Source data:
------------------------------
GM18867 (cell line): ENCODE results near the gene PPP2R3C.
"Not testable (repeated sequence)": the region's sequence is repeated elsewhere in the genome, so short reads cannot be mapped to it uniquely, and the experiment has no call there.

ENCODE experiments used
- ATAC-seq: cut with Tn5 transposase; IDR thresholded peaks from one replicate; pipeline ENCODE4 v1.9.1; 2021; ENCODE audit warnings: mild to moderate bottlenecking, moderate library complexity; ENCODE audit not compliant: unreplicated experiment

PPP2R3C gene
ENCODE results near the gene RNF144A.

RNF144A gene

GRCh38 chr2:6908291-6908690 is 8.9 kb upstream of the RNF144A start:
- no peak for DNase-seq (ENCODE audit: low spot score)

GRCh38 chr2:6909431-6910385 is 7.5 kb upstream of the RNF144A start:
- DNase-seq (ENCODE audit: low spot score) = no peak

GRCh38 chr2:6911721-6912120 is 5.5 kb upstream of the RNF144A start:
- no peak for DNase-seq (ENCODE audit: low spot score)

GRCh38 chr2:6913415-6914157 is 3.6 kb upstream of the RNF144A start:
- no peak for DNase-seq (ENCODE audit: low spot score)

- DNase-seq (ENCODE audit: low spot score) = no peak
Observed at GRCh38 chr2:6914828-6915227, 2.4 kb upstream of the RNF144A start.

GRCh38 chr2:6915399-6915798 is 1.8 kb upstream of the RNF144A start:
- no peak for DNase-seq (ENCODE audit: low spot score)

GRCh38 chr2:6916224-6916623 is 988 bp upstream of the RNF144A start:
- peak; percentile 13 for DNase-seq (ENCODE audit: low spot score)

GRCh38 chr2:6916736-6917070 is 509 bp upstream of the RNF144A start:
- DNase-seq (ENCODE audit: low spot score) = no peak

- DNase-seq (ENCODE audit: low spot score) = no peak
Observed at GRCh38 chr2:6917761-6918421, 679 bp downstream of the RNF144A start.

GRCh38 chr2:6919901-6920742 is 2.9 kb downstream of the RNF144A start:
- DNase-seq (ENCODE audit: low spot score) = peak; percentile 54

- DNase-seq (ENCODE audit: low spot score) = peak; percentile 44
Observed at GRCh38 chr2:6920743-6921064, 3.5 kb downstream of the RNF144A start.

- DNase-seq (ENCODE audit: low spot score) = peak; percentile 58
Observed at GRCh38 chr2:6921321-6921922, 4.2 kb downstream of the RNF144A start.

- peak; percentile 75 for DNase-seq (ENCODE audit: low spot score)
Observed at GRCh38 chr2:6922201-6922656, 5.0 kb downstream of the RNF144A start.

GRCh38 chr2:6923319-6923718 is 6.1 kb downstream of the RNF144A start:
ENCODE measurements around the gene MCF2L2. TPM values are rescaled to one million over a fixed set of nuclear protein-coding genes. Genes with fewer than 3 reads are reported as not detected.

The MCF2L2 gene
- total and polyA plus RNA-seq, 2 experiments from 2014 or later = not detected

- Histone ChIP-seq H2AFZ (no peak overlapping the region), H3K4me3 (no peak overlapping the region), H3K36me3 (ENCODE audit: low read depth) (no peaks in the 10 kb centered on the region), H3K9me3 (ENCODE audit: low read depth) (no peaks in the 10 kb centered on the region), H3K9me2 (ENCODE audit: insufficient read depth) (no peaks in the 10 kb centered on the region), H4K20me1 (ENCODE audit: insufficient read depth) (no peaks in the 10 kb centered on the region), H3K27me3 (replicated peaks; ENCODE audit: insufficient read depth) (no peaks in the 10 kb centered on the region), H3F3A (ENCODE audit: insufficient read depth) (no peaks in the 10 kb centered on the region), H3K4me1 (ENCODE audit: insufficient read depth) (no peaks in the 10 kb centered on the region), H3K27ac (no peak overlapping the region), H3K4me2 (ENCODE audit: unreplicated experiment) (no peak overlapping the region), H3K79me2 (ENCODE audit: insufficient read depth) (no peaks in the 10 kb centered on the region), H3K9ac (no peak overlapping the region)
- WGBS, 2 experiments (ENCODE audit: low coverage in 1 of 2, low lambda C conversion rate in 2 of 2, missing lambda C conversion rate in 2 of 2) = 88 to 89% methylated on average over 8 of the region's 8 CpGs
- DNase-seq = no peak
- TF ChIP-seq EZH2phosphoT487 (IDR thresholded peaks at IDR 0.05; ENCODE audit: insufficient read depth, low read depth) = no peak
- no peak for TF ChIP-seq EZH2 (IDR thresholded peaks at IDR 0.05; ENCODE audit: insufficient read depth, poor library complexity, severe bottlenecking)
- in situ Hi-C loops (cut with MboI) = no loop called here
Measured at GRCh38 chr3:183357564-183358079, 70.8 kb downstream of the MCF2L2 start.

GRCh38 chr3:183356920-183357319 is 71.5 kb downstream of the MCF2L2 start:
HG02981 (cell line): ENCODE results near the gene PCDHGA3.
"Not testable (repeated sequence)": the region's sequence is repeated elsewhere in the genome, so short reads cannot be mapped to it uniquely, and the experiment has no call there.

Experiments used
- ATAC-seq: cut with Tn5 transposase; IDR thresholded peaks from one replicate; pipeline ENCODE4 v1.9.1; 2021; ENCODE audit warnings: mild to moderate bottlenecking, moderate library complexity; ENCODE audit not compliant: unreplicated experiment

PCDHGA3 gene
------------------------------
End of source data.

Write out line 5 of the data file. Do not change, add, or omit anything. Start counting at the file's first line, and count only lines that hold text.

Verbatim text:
PPP2R3C gene